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Montevideo gaining ground in flood mitigation

The Chippewa River offers a scenic setting as it meanders along the Smith Addition and Lagoon Park in Montevideo. Its flood-swollen waters topped the banks and flooded more than 100 homes in the Smith Addition and threatened the city's water pumping station. Montevideo has since removed 130 homes in the community that were in the areas most vulnerable to flooding. Tribune photo by Tom Cherveny

MONTEVIDEO -- Flood waters that rose faster than anyone expected in April 1997 brought anguish and heartbreak that lasted longer than anyone could have imagined.

More than a hundred homes and dozens of businesses were flooded in Montevideo and those affected faced a long, difficult road in rebuilding their lives.

And yet, city officials called it a miracle that no one was seriously injured or killed in the flood of 1997.

Today, the Federal Emergency Management Agency is crediting the city for taking major steps that could spare this community similar disasters in the future.

Since the flood of 1997, Montevideo has worked with the state and federal governments to buy and remove 130 homes in the city's flood plain. More than 100 of the homes have been removed from the Smith Addition along the Chippewa River, where some of the worst flooding was experienced in 1997.

The city has also acquired and removed a dozen or more homes from the Gravel Road area, also hard hit in 1997.

The flood mitigation work is part of a strategy aimed at reaching a goal once stated by Mayor Jim Curtiss. He looks forward to the day when the city can consider itself safe when flood waters rise, and it can send its volunteers to help others.

Volunteers arrived by the hundreds to help Montevideo hastily erect sandbag levees to protect vulnerable infrastructure in the community during the flood of 1997. More than 70,000 sandbags were piled in a heroic, night time struggle to protect the city's water pumping station and protect the city's water supply.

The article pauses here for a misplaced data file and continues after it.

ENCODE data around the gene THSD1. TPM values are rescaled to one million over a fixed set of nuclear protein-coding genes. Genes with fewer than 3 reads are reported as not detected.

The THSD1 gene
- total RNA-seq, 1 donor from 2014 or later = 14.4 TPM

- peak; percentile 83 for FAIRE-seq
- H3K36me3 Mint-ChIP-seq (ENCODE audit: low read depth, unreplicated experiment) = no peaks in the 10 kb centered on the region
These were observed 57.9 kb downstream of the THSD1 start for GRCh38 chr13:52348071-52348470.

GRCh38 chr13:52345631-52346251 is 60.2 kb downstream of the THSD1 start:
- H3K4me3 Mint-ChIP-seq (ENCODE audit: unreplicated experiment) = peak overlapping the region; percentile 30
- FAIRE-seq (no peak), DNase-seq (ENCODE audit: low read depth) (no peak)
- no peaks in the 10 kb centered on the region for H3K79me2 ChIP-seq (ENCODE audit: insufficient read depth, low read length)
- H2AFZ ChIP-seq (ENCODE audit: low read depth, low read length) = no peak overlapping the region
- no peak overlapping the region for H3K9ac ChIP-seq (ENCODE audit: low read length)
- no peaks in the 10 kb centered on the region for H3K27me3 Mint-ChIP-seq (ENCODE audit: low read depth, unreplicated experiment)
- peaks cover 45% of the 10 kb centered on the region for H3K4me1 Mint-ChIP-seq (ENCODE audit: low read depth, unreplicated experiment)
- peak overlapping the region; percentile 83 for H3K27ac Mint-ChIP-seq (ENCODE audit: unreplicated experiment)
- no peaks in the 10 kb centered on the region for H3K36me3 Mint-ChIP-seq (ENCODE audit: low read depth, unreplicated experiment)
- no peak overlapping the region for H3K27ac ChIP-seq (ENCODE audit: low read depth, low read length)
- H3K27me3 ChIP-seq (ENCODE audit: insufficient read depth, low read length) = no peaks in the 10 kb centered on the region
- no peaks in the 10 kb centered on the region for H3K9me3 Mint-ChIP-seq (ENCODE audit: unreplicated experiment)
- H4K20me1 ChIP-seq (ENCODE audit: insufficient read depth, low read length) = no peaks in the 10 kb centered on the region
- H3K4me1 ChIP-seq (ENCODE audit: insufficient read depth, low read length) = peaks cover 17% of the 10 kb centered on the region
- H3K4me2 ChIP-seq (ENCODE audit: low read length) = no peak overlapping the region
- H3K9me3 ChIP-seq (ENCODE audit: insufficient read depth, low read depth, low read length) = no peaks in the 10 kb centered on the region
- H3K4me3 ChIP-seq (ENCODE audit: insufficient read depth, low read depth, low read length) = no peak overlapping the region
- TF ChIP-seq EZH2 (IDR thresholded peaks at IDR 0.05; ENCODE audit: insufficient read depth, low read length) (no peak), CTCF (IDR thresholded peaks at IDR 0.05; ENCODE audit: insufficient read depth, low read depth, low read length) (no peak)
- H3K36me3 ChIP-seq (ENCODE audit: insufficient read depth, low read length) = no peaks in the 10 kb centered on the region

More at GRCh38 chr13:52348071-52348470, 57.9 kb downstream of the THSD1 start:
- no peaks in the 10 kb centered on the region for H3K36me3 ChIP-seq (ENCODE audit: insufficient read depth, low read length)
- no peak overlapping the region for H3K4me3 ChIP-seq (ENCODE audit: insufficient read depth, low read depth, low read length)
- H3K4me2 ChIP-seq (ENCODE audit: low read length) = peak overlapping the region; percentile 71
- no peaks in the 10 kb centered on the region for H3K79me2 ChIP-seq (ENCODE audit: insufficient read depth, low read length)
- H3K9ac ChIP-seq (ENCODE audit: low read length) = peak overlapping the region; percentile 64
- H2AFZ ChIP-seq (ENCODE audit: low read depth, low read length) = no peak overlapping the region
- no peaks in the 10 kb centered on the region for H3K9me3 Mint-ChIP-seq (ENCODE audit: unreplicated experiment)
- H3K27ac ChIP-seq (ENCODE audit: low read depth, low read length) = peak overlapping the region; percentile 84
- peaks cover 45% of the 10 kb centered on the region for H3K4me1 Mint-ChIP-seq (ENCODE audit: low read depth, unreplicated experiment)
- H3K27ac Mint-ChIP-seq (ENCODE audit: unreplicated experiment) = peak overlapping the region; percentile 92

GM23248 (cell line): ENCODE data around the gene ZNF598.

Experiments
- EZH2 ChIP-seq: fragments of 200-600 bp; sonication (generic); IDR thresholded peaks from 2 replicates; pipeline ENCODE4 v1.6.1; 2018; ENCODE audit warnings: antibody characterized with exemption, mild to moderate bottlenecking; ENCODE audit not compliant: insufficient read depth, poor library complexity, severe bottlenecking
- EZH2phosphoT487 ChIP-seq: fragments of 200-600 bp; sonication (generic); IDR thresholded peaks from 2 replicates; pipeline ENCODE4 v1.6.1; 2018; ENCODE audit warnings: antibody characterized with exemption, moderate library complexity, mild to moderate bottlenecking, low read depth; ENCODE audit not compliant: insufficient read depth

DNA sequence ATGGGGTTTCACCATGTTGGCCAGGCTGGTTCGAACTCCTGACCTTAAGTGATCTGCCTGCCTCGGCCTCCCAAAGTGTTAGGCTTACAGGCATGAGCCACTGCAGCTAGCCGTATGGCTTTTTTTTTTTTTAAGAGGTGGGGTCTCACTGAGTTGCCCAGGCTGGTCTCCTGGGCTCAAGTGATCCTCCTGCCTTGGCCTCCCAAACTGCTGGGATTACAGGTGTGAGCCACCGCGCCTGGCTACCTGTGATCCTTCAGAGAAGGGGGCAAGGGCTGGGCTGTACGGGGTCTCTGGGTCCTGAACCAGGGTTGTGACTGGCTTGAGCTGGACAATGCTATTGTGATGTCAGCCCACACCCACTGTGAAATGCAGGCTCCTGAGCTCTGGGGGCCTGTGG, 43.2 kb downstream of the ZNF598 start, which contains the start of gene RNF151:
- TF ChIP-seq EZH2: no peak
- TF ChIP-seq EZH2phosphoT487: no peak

Today, a new water treatment plant is located on ground well above the flood plain.

Work has been completed to better protect the city's wastewater treatment plant and system as well, according to City Manager Steve Jones. Work to protect storm water inlets and improve lift stations paid big dividends this last year, when the Minnesota River crested over flood stage at 18.29 feet.

In previous years, a crest at that level would have meant flooded basements in some areas, and would have forced the city to shut off storm and water services to many other homes.

This last year, it meant no more than keeping a watchful eye on things, and no inconvenience to homeowners.

The work is not yet completed. The city is working with the U.S. Army Corps of Engineers on an estimated $10.3 million project to upgrade the city's levee system.

Phase I of that project, at an estimated cost of $1 million, has been completed. It required raising an 800-foot section of the levee at the Canton Avenue intersection with Minnesota Highway 7 and raising the Parkway Drive Road to Lagoon Park.

This autumn or early winter, the Corps of Engineers is expected to award bids on the second phase of work, estimated at $9 million. It will increase the height of approximately 4,500 feet of the original levee built in 1969, and construct nearly 2,400 feet of new levee. The project will require raising about 4,300 feet of U.S. Highway 212 and re-aligning its intersection with Chippewa County Road 42.

The work is expected to require about 18-months time.

There remain a handful of homes in the Smith Addition area that could be vulnerable to flooding, although all of the homes in the lowest elevations have been removed. The city manager said the city does not currently have funds for flood mitigation buy outs. The city will continue to seek funding and to encourage the property owners to consider buy out offers in the future, he said.

There have not been funds available to purchase businesses in the floodplain area, but the city is continuing to explore options to protect them in the future.

Should the waters rise to the 23.9-foot level recorded in 1997, there will be no frantic scramble. The next time around, the city manager said the city will be able to concentrate its resources on assisting the small number of properties still vulnerable and avoiding the heartache and danger that marked the 1997 experience.

Tom Cherveny

Tom Cherveny is a regional and outdoor reporter with the West Central Tribune in Willmar, MN.

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